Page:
The project is deeply rewarding as a symbol of gratitude to my grandfather for his Sicilian heritage, as well as his bravery to seek a better life for himself and his children in America; an apology to my father-in-law for taking his son far away; and a promise to my daughters that they will have the power to invent a future for themselves that is the best of both worlds.

Check out Regali Artist Residency on Indiegogo.

Name/describe one incident when being a woman has helped your career?

I think being a woman has helped me in that I have been able to experience birth and motherhood. I have a high tolerance for pain and inconvenience. I am extremely pragmatic and efficient. I don’t allow meetings to linger too long. I get things done on my list very quickly for the most part because I just don’t have the liberty to take my time. Having a child of my own has helped me feel deeply connected with the flow of the universe and the force of evolution. This has given me an inner peace and confidence that influences everything I do.

Name/describe one incident when being a woman has hindered your career?

I think being a woman has hindered me in that I have been able to experience birth and motherhood. I have a high tolerance for pain and inconvenience – this leads to not taking care of myself in order to take care of others. I am extremely pragmatic and efficient – this keeps me from having fun, relaxing, musing, and writing poetry. The fact that I rarely put myself first and that I have a hard time relaxing and having fun translate into a difficult time networking, self-marketing, and “schmoozing”. This has had direct impact on my public success profile.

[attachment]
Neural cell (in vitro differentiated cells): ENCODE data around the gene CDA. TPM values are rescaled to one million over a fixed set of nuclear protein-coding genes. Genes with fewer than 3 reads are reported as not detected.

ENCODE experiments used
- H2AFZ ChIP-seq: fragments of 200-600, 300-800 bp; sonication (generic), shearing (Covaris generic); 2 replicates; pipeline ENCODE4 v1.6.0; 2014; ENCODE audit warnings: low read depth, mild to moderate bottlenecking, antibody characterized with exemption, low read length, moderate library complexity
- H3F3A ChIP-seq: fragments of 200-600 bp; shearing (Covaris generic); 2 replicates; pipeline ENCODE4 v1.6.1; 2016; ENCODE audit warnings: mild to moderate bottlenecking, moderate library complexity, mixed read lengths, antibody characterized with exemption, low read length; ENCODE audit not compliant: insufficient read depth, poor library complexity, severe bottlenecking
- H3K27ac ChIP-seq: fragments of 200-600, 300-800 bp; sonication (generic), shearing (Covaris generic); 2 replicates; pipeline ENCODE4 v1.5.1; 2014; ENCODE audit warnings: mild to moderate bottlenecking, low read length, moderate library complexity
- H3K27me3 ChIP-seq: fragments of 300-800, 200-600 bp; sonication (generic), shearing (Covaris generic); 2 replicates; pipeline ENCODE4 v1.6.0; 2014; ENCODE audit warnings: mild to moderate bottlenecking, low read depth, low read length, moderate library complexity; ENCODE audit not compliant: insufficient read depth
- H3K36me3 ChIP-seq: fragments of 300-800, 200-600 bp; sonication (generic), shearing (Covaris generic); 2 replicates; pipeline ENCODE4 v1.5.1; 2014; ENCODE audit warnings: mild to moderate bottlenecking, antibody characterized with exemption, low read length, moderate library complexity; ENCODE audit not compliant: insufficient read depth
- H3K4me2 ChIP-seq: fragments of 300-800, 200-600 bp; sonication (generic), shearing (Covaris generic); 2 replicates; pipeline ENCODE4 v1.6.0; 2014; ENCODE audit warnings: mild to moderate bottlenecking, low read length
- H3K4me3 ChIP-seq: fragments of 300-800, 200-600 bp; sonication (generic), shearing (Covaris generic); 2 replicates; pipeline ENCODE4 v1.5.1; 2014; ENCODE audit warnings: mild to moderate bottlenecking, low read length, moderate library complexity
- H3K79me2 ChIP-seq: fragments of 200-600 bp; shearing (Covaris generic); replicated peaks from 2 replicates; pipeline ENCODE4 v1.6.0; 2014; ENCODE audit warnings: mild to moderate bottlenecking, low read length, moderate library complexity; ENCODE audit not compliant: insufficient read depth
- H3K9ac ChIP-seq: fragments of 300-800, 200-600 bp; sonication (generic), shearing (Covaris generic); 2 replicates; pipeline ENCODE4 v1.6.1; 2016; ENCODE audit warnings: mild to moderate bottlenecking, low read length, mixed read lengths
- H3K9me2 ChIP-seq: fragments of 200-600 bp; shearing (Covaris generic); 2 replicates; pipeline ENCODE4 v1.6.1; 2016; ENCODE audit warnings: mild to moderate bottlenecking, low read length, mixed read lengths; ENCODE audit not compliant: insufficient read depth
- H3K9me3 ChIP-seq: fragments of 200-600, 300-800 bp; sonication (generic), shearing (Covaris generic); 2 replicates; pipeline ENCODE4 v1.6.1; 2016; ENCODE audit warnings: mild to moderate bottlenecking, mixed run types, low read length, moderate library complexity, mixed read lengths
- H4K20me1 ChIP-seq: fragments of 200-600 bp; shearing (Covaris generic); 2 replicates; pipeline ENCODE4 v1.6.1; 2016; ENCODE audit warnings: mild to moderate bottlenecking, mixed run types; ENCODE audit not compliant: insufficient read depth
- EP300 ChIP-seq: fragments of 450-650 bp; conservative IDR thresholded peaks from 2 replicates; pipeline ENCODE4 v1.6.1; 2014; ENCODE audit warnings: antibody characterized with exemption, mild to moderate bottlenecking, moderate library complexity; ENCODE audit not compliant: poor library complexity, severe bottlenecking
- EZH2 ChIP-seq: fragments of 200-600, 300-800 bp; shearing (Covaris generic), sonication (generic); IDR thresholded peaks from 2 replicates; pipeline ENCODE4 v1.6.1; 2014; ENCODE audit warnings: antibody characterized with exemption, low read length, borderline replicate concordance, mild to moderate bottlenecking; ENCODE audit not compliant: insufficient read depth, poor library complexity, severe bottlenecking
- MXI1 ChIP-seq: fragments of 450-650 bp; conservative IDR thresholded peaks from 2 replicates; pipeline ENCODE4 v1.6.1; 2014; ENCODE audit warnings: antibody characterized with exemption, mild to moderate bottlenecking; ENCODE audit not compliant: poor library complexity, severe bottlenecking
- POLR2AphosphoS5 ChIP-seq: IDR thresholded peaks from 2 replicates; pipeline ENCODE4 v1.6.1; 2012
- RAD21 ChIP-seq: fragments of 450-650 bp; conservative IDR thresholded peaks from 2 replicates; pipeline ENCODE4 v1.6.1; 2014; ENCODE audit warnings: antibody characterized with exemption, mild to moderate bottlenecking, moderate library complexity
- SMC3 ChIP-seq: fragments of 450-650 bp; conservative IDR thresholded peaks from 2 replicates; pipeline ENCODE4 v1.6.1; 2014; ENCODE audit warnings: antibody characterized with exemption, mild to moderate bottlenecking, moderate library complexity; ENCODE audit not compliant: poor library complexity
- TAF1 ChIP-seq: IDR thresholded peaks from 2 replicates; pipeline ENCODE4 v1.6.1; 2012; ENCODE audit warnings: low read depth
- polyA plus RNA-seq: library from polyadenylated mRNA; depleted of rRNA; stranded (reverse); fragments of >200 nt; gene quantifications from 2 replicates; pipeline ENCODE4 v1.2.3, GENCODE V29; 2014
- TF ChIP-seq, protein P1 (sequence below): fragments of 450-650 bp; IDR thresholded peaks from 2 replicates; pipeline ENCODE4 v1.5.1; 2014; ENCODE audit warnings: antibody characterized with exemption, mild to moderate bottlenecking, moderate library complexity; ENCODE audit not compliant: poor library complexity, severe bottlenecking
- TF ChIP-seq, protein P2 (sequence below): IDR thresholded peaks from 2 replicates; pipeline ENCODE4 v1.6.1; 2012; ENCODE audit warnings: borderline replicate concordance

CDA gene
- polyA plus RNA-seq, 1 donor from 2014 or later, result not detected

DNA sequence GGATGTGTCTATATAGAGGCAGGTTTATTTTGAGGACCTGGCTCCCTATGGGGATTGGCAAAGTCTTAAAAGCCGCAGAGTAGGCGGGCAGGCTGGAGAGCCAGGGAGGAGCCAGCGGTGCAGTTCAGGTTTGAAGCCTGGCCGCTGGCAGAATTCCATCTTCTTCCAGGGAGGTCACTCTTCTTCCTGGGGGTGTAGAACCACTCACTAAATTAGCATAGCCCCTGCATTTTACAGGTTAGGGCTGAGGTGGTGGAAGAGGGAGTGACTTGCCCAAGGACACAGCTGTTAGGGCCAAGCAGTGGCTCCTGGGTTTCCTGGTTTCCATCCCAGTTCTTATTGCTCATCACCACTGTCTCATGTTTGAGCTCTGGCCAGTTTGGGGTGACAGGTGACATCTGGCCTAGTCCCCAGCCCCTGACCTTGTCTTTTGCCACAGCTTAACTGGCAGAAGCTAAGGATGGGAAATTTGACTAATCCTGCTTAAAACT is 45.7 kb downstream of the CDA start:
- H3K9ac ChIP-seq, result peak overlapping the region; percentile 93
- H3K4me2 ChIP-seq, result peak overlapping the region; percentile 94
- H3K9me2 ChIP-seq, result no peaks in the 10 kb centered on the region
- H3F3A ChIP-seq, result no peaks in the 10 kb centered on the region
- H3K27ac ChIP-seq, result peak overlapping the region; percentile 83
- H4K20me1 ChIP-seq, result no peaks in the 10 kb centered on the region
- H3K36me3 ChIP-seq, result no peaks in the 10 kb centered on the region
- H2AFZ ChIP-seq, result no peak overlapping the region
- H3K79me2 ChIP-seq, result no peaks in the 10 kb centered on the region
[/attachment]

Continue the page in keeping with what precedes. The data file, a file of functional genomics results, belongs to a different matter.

Who is your role model or mentor (alive or dead)?

Abby Rockefeller is a friend and mentor that I lived with during graduate school in Cambridge MA. She is strong, smart, generous and focused. She is an avid environmentalist, farmer, cook and mom. I loved that she embraces aging with grace and fearlessness, wears almost the same thing everyday, and can wield an ax like a mountain man. She can tell you everything you need to know about sludge, grey water, and composting toilets. She taught me how to ride a horse bareback on a beach, how to roast a chicken, and how to be inconveniently honest.

If you could give one piece of advice to a woman starting out in your field, what would it be?

Do the right thing – you know what it is. Do the extra work, fix that one last typo, take the long way around, do what you said you would do. Your integrity is the one human character you have complete power over. Protect it with all of your strength. Knocking someone down to get what you want will only poison the prize.


Nita’s personal site:

Nita’s project “Regali Artist Residency” on Indiegogo

Follow Nita on Twitter: @nitasturiale

– Interview by Elena Rossini


Author elena